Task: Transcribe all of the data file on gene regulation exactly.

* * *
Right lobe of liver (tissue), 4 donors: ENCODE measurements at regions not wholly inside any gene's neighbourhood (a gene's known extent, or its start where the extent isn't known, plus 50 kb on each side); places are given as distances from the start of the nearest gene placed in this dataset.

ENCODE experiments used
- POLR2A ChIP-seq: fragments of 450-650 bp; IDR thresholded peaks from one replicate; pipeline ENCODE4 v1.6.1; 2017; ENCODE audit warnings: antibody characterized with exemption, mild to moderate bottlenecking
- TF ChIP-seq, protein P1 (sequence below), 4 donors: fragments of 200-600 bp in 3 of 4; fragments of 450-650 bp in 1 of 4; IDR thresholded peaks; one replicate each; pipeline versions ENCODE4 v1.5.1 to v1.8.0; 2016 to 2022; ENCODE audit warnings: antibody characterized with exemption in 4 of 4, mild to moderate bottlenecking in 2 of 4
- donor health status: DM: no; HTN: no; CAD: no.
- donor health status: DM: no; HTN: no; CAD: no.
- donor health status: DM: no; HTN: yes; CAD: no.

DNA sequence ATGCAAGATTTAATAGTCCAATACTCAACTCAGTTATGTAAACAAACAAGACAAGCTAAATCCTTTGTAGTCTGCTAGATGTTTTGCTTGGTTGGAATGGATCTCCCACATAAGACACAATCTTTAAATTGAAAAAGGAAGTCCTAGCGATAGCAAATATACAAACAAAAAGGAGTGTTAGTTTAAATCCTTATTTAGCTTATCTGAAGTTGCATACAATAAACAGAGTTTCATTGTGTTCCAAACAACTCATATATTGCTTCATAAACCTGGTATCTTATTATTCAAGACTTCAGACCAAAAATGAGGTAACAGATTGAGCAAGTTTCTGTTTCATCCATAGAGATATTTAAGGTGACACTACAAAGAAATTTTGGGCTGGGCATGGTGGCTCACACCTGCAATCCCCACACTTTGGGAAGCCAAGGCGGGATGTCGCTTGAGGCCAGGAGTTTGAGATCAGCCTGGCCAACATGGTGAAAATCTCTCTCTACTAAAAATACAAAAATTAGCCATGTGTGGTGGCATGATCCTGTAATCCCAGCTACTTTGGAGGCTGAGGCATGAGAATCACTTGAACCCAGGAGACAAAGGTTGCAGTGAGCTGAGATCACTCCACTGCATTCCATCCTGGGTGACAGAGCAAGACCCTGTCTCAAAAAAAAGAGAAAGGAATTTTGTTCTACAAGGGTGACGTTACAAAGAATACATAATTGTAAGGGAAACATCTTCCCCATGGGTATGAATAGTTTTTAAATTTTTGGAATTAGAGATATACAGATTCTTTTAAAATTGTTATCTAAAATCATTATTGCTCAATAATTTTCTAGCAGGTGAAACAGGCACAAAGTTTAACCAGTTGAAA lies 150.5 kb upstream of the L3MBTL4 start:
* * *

Right lobe of liver (tissue), 4 donors: ENCODE measurements at regions not wholly inside any gene's neighbourhood (a gene's known extent, or its start where the extent isn't known, plus 50 kb on each side); places are given as distances from the start of the nearest gene placed in this dataset.

ENCODE experiments used
- POLR2A ChIP-seq: fragments of 450-650 bp; IDR thresholded peaks from one replicate; pipeline ENCODE4 v1.6.1; 2017; ENCODE audit warnings: antibody characterized with exemption, mild to moderate bottlenecking
- TF ChIP-seq, protein P1 (sequence below), 4 donors: fragments of 200-600 bp in 3 of 4; fragments of 450-650 bp in 1 of 4; IDR thresholded peaks; one replicate each; pipeline versions ENCODE4 v1.5.1 to v1.8.0; 2016 to 2022; ENCODE audit warnings: antibody characterized with exemption in 4 of 4, mild to moderate bottlenecking in 2 of 4
- donor health status: DM: no; HTN: no; CAD: no.
- donor health status: DM: no; HTN: no; CAD: no.
- donor health status: DM: no; HTN: yes; CAD: no.

DNA sequence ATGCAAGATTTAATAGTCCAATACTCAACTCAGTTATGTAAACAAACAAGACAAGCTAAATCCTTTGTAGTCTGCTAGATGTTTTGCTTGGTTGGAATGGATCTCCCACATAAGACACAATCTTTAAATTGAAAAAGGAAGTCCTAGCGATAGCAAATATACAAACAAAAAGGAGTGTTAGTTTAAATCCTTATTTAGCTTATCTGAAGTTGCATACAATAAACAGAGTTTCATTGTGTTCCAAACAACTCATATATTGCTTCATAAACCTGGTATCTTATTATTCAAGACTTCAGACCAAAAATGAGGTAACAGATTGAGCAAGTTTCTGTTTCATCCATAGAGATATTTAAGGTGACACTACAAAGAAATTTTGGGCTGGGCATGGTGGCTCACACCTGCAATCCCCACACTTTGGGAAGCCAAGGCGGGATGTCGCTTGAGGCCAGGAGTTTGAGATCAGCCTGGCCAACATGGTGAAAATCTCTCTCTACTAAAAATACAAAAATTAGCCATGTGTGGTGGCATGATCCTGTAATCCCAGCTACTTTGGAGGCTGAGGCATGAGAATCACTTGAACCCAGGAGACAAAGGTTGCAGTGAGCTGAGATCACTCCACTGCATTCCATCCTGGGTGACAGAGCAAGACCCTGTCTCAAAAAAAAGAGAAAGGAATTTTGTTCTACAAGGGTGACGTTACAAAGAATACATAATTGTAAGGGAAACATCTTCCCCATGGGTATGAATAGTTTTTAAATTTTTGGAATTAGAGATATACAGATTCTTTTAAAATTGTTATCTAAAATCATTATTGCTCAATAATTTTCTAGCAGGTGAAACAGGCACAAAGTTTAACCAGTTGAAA lies 150.5 kb upstream of the L3MBTL4 start: